Cybersecurity: 4 Things OEMs Should Do to Protect Themselves


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In today’s increasingly connected world, cybersecurity is a real concern for businesses. Recent high-profile cases of cyber attacks, such as the ransomware that hit the NHS, have exposed the vulnerabilities in our systems, and analysts stress that attacks are becoming increasingly sophisticated and more frequent. 

For manufacturers, there is a heightened cause for concern—manufacturing has been declared one of the top three most targeted industries for cyberattacks. And while Industry 4.0 and expansion into cyber-physical systems (CPS) will have a positive impact on the industry in terms of increasing efficiency, they open the door to even more security risks such as a hacker taking over production, or changing the output of the manufacturing process.

The effects of cyberattacks can be catastrophic for manufacturers; personal and corporate data can be compromised, company reputation damaged, and disrupted or lost productivity is guaranteed to have a major hit on revenue.

Cybersecurity will certainly be a priority for most original electronics manufacturers (OEMs). So, what are the things they should be doing to protect themselves?

1. Start with the workforce

Making IT security a part of work culture is a vital starting point. You may argue that in the digital world of today everyone is already aware of nefarious ‘phishing’ scams and how to handle them. It’s likely that each of your employees will have received at least one suspicious email in the last week or month. But the sophistication of these e-mails is increasing which means educating staff on the latest tactics needs to be on-going.   

OEMs therefore have a responsibility to ensure that everyone in their organization is aware of the risks and equipped with the right information on how to mitigate against them. OEMs should train staff to ensure they are aware of ‘do’s and don’ts’ (e.g., not opening unexpected email attachments, clicking on links, best practice for passwords, etc.), and implementing formal company-wide standards that hold employees accountable. 

2. Keep safeguards up to date

OEMs will want to ensure they have preventative measures in place to minimize the risk of an attack being successful. There are many software solutions available that can spot and block malware and other potential threats, as well as more enhanced software tools that ‘listen’ to all the activity on a computer network and detect anything unusual.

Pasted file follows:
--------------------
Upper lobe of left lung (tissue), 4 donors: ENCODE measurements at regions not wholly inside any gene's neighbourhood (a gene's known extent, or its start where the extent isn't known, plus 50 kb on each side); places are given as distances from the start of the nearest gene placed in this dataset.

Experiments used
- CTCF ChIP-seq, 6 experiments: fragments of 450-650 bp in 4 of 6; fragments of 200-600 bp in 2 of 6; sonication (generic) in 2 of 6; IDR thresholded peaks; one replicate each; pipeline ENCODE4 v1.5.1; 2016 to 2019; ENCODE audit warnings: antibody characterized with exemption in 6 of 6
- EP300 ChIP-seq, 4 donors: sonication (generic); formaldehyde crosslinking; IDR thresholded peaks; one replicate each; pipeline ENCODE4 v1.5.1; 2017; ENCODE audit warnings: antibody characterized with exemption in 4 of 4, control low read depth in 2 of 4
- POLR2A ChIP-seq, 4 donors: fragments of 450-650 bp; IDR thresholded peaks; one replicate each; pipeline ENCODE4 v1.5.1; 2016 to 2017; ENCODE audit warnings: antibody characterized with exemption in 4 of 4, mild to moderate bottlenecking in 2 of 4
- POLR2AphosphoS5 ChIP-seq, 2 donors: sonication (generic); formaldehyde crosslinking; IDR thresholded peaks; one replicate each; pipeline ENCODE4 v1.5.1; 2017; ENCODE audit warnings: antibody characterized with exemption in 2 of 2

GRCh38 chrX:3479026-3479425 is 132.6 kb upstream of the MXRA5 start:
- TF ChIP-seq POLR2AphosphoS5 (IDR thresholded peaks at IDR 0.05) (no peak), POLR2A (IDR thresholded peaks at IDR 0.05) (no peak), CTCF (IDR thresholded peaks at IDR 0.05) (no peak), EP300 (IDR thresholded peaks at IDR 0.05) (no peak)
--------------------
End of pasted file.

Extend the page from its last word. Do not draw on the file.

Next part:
But these systems and, indeed, many of the software solutions all businesses use will regularly release updates or ‘patches’ to fix vulnerabilities that can be exploited by cyber attackers to install ransomware. The NHS case is a prime example of how key this is—the attack could have been avoided by the proper application of a new patch for Windows that had been released two months earlier. Being vigilant and proactive in ensuring patches are up to date on all software systems will help guard against the latest threats.

3. Make sure data is securely backed up

Aggressive malware or viruses can corrupt files and disable computers, causing significant downtime and a substantial loss of revenue. OEMs will need to invest time and money into developing a comprehensive backup strategy to avoid disruption to production schedules. A three-tier approach to this may be considered; daily file syncing, regular backups of user machines on easily accessible storage devices isolated from the rest of the network, and long-term backups where everything your company needs to recover in case of an emergency is physically isolated in heavily secured centers.

4. Establish an incident-response (IR) plan

The harsh reality is that if a hacker is set on finding a way into your system, there’s not much you can do to stop them. Therefore, OEMs should invest in developing an incident-response (IR) plan to manage breaches in the event of an incident. An effective IR plan will limit damage and reduce recovery time and costs.

McKinsey have developed a list of nine guiding principles that should be reflected in any IR plan. They include assigning an executive to have ongoing responsibility for the plan, developing a taxonomy of risks, and in the event of an incident; having an established process for making major decisions and ensuring everyone knows what to do.

It’s clear that cybersecurity is not just an IT issue—it’s much bigger than that. It’s a business management issue; reliant on rigorous planning and analysis, a consistent focus, and internal communication and training. And the threat to cybersecurity is not static; it’s critical that OEMs keep a finger on the pulse of the latest risks, and where appropriate communicate these internally.

Developing an effective strategy is a big investment (in terms of both time and costs), but the increasing prevalence and advancing complexity of cyberattacks is a genuine threat that OEMs need to be ready for.

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